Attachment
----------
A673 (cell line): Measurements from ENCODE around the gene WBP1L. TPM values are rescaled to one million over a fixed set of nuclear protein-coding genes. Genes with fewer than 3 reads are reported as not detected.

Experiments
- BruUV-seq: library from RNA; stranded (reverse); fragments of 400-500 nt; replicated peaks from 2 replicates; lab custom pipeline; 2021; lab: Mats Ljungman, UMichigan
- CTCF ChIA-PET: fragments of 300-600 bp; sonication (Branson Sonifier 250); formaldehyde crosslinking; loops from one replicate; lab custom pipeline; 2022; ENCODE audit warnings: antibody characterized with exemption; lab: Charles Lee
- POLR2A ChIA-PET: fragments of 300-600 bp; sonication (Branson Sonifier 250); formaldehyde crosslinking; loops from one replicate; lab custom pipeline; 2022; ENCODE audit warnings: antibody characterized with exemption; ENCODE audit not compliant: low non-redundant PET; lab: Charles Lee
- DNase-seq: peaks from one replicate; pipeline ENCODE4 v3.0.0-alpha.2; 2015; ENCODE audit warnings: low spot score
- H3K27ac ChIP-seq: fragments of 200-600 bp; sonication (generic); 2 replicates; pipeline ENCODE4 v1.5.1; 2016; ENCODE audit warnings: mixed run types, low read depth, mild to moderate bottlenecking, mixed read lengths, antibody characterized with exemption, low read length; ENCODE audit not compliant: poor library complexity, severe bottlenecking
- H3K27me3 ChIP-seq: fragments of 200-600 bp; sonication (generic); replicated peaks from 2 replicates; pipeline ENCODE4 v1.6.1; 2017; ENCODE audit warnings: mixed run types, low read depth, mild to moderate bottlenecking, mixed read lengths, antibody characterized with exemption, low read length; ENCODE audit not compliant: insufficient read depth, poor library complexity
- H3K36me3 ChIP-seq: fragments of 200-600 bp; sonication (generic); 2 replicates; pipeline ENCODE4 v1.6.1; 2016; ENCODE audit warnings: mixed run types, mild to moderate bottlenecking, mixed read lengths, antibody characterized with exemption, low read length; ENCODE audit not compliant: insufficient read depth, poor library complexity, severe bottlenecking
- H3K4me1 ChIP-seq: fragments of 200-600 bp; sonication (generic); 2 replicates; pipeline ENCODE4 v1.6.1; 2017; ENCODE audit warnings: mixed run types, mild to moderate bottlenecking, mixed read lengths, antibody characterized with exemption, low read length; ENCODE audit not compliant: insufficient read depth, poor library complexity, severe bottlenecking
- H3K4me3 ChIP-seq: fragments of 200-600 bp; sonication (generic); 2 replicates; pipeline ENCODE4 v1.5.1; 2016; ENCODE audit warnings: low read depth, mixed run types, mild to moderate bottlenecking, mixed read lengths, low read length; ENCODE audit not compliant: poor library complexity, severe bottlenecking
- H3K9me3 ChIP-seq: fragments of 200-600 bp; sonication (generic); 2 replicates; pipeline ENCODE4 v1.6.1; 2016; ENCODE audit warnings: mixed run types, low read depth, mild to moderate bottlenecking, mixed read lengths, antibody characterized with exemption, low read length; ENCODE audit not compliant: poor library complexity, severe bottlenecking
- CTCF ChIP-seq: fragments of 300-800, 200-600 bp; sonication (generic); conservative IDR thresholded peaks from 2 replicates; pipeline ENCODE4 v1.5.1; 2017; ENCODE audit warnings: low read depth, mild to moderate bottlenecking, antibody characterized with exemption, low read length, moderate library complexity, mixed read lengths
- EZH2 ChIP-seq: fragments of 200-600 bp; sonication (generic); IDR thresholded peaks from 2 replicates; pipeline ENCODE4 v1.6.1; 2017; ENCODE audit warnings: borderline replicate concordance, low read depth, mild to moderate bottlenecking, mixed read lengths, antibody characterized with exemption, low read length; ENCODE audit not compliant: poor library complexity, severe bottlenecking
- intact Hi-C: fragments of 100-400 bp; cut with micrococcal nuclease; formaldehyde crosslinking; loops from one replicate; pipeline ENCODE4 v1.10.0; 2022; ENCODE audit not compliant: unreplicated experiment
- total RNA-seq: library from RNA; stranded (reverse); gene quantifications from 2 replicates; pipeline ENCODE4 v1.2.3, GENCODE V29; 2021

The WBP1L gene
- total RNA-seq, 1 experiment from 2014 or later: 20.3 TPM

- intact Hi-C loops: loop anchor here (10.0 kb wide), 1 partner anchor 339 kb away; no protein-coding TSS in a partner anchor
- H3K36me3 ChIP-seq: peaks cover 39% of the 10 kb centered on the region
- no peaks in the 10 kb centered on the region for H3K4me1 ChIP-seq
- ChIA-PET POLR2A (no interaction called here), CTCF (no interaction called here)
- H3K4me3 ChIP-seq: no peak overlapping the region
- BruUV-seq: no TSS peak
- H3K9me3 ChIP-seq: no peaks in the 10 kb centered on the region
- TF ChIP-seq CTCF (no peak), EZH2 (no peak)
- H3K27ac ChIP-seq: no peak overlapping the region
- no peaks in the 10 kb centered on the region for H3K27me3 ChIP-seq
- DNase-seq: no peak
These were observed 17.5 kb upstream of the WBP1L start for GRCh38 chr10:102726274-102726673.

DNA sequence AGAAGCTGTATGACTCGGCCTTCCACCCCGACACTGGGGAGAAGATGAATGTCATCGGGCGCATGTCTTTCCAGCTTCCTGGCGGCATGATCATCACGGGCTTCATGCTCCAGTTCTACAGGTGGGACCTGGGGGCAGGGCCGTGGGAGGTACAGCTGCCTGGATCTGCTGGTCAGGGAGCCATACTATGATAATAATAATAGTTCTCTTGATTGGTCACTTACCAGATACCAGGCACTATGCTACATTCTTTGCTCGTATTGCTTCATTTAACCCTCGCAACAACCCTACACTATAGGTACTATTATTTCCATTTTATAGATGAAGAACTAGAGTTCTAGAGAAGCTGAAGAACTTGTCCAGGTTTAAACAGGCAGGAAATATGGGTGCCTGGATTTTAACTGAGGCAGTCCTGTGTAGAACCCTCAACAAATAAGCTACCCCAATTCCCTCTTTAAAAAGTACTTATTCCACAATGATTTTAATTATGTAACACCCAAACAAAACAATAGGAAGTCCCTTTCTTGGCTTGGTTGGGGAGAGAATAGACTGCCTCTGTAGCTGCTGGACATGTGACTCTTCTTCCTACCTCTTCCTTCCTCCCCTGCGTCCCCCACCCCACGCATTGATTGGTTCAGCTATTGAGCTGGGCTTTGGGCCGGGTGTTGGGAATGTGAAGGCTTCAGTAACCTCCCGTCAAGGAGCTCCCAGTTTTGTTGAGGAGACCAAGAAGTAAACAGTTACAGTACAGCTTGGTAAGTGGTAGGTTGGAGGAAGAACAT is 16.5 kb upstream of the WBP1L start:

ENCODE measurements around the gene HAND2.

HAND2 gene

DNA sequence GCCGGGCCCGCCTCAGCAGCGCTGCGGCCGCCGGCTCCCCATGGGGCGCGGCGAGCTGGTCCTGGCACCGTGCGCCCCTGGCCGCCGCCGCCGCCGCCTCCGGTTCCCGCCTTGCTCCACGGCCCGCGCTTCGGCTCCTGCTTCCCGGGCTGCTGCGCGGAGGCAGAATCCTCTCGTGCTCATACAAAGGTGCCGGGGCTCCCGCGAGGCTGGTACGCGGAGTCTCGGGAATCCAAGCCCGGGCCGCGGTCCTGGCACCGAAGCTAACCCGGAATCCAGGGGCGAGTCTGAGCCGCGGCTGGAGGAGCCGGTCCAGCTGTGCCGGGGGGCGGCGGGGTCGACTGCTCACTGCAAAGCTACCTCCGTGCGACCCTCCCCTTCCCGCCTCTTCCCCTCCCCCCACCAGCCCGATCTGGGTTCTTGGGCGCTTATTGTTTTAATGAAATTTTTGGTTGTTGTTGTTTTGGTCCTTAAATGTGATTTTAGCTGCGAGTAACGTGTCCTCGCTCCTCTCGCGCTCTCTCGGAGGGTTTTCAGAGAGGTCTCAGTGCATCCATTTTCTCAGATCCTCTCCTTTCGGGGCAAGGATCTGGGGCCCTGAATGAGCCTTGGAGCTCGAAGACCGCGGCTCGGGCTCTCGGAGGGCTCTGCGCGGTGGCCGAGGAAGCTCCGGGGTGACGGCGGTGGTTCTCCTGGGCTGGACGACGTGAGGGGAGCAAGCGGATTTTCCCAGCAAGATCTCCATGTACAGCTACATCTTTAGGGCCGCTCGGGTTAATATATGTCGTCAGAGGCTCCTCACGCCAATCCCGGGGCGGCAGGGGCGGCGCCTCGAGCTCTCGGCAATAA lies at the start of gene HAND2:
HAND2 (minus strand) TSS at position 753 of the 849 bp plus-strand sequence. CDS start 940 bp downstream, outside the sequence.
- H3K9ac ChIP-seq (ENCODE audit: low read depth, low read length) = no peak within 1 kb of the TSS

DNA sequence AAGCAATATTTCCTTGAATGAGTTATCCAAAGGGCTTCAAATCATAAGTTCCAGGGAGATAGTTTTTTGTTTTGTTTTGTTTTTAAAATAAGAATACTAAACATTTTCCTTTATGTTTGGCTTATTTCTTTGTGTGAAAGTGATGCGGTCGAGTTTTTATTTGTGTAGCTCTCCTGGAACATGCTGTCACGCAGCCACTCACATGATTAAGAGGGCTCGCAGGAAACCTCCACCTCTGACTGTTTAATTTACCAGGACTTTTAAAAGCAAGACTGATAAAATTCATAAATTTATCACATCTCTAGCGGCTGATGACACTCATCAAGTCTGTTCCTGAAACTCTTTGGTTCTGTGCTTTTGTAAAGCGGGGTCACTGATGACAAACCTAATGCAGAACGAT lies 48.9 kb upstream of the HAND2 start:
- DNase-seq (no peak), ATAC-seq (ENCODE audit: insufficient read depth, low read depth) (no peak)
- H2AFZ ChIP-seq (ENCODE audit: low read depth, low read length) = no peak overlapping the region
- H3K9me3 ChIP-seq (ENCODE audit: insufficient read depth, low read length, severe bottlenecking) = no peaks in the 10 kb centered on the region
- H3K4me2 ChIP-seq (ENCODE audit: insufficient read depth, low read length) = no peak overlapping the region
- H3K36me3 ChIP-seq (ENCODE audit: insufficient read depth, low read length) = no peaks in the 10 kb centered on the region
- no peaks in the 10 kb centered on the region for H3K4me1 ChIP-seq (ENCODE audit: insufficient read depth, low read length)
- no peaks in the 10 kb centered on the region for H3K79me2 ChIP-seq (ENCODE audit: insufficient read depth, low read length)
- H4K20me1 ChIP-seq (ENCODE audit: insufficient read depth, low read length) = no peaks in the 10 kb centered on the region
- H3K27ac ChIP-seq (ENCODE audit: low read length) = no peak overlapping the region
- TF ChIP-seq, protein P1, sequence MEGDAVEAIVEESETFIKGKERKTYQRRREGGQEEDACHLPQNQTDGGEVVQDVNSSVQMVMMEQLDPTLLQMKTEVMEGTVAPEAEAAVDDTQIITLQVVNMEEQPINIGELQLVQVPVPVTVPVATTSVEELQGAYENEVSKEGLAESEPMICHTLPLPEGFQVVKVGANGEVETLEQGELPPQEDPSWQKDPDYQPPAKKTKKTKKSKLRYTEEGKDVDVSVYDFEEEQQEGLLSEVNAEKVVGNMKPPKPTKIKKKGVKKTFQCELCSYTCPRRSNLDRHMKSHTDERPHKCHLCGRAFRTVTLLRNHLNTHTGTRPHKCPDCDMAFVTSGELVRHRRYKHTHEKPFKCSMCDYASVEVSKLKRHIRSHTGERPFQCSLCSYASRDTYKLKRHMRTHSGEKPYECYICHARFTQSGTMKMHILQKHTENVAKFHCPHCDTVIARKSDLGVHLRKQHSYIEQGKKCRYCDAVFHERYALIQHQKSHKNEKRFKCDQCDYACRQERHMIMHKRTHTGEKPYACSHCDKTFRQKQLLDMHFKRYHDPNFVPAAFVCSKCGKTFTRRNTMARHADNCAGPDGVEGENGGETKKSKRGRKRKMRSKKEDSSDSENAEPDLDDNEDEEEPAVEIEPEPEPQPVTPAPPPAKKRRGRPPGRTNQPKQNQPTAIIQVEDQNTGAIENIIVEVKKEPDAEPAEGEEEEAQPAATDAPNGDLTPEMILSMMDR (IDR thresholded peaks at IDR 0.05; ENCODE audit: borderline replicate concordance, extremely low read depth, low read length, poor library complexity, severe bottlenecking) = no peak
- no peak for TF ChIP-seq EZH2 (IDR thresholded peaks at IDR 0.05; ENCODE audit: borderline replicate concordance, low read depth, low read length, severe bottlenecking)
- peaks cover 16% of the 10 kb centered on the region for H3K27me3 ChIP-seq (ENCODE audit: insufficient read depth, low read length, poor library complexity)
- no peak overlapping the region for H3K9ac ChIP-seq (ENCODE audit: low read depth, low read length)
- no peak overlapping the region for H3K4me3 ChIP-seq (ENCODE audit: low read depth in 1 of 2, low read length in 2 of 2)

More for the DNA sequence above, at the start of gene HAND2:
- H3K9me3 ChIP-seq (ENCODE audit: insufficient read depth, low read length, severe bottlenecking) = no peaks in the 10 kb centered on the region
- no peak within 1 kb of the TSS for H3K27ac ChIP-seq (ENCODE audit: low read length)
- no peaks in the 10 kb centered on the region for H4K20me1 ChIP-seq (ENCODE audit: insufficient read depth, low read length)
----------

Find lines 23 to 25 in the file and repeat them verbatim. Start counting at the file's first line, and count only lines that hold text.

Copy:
- H3K4me3 ChIP-seq: no peak overlapping the region
- BruUV-seq: no TSS peak
- H3K9me3 ChIP-seq: no peaks in the 10 kb centered on the region